I don’t think the world needs more armchair advocates…especially when our arguing or defending leads to the fracture of real life relationships. I’m not saying we all need to passively waltz around the world’s issues. No, I’m proposing we actively engage them in two ways:

1. Healthy, constructive discourse that doesn’t require we all agree to remain in relationship 
2. We spend less time talking, and use our best energy to actually do something

What this world needs are people who are willing to role up their sleeves and get dirty. And not for a week or a month or a year, but for the long haul.

The world needs people embedded in the center of these conflicts equipped with the practices that make for peace. These people don’t have time to debate solutions on social media because they are already hard at work making the solutions a reality. They don’t have to transplant themselves to the center of the issue, because they are already embedded in it. They don’t have to seek the approval of their constituency, because it’s not about their reputation, it’s about the flourishing of those they have been called to serve.

They are sharing meals with the forgotten in their neighborhood.

They are building lasting, mutually beneficial relationships with those of other faiths who we are often taught to fear.

They are sitting at the hospital bedside of the family who is suffering loss at the hands of unjust people and systems.

They are in the churches, schools and homes of our black and brown communities to listen, learn and support.

They are in detention centers and deportation shelters to pray with and look in the eyes of those in our society’s shadows.

They are encouraging and walking with our faith and political leaders as they navigate the potentially compromising positions of power.

It’s a way of life that is costly. It is not glamorous. And it often comes without our desired outcomes being met in the short term and, potentially, not even in the long term.

This is the work of a trained, strategic and intentional community of Jesus followers who are prepared to move to the center of our society’s conflicts with the weapons to transform rather than destroy. It’s the gritty, subversive and costly work of peacemaking.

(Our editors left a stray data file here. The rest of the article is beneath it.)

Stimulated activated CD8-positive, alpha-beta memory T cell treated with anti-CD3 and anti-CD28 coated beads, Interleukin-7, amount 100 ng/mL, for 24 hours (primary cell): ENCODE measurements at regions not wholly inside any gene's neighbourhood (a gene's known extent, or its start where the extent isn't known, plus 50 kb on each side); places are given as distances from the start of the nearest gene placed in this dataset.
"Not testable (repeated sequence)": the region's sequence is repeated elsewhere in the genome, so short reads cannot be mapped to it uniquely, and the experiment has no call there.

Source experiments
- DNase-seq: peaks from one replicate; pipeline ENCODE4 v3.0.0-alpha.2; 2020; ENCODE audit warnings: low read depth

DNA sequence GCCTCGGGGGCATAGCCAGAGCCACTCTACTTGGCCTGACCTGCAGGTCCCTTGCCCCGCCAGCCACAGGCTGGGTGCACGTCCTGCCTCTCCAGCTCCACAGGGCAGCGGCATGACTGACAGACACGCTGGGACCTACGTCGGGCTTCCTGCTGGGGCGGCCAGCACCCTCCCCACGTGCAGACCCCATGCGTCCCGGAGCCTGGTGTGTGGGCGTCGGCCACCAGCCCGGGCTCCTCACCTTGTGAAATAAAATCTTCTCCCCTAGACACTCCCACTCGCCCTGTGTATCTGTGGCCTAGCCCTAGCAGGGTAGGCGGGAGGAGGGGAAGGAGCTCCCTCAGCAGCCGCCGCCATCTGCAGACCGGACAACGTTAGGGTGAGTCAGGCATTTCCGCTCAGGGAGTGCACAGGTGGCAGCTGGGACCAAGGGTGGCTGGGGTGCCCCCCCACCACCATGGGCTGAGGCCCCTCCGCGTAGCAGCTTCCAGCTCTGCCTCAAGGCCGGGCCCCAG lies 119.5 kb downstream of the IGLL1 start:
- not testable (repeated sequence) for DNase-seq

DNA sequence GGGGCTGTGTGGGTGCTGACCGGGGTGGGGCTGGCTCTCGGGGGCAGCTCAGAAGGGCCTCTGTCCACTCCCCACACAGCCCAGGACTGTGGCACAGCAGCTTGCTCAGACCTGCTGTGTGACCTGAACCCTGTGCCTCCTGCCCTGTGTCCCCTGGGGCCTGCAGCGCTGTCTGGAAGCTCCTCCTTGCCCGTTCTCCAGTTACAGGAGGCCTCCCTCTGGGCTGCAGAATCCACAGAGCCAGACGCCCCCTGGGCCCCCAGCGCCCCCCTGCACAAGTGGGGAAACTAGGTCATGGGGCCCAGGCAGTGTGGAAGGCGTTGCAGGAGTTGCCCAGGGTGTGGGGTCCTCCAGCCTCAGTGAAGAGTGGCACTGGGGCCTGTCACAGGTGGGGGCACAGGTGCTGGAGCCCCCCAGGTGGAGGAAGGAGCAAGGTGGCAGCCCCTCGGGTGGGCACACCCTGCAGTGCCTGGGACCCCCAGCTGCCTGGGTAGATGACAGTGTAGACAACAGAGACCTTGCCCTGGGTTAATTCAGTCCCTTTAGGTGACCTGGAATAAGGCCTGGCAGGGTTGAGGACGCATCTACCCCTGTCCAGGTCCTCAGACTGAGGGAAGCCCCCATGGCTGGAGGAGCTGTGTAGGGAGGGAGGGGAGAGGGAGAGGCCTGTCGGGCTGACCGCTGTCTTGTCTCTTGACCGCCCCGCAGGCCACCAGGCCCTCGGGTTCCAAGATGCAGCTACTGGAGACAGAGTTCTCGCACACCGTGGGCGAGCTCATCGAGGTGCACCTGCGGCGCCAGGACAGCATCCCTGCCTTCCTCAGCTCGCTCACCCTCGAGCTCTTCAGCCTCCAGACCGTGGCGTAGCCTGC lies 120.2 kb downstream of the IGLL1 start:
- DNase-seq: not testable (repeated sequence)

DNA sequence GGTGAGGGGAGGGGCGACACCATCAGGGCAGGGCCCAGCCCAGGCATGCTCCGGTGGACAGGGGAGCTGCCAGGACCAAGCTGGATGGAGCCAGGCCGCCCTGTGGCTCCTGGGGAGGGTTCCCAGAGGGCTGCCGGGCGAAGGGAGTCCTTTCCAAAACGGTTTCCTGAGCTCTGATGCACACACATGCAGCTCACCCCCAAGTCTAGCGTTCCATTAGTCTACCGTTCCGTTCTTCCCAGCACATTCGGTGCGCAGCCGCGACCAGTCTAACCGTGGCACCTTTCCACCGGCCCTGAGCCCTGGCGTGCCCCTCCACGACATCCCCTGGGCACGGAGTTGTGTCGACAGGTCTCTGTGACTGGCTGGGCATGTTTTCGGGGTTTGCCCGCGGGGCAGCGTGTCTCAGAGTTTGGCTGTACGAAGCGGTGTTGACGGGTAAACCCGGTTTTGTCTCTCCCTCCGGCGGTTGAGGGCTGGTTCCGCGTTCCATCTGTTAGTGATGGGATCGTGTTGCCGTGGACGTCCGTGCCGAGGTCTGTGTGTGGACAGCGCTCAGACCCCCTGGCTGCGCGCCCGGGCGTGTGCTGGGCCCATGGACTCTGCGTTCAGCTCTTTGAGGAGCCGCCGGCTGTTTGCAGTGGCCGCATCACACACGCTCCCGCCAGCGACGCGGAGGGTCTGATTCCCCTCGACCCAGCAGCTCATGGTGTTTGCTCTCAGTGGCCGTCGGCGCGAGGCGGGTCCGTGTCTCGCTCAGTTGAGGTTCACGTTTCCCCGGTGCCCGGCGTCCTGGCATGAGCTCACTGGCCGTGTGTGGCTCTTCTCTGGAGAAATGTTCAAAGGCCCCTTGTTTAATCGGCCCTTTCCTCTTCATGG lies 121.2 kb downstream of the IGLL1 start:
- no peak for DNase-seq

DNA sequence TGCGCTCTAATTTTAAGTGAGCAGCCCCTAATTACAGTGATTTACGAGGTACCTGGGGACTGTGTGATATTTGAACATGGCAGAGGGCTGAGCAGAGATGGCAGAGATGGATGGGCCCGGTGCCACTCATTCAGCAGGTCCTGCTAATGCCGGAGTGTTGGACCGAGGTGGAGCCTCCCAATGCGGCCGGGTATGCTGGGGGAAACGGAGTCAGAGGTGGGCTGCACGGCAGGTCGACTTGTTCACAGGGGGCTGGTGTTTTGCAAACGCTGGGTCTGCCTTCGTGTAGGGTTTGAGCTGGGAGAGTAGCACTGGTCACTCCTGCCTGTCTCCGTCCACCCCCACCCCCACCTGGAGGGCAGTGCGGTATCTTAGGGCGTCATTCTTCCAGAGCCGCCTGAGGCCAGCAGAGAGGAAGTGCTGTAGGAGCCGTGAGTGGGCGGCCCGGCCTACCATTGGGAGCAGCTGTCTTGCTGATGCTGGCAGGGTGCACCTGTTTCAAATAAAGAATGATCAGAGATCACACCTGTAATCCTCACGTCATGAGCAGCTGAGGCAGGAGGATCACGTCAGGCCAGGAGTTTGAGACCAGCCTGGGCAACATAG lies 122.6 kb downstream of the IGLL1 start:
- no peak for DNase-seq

More than ever, I believe the work of peacemaking is discipleship. It’s the long hard road of the cross that will lead to the flourishing of others and allow our deepest calling to meet the worlds deepest needs. May it be so. 

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NOTE: The work of The Global Immersion Project is to train and mobilize the kind of people I describe. We call them Everyday Peacemakers. To learn more or participate in one of our international or domestic trainings, go here: http://globalimmerse.org

(de)Escalating Violence and the Human Story in Israel/Palestine

Jerusalem-Day3-145I was sitting in the airport the other day listening to yet another account of the current events unfolding in Israel and Palestine. Almost mechanically, the lips of the news anchor spilled out words like terrorists, extremist, escalating violence, detention, kidnapping, hatred, protest, etc. 

It was as though they were telling a story of some otherworldly reality that had virtually no human implications. It was all the stuff we are supposed to hear about the Middle East, so it successfully affirmed stereotypes, assumptions and prejudice.  

In hearing all this, I was deeply troubled and saddened. Since the most recent violence flared up with the kidnapping of three young Israeli’s a few weeks ago, I have been in touch with my friends who actually live, work and play in the midst of this reality that is so often spoken of in the callused, mechanical way of the news anchor. 

In the context of genuine relationship, I asked one Christian Palestinian couple how they are holding up in light of everything. They said it has been horribly difficult as many of those around them experience so much pain and injustice in the form of detentions, home invasions and even death. It is becoming hard not to hate. 

Continuing, “But we know that if we turn to hate, we will lose our soul.” After quoting their morning reading of Martin Luther King Jr and the words of Jesus in Matthew describing their call to love their enemies and forgive those who persecute them, they closed with the request, “Just keep praying.”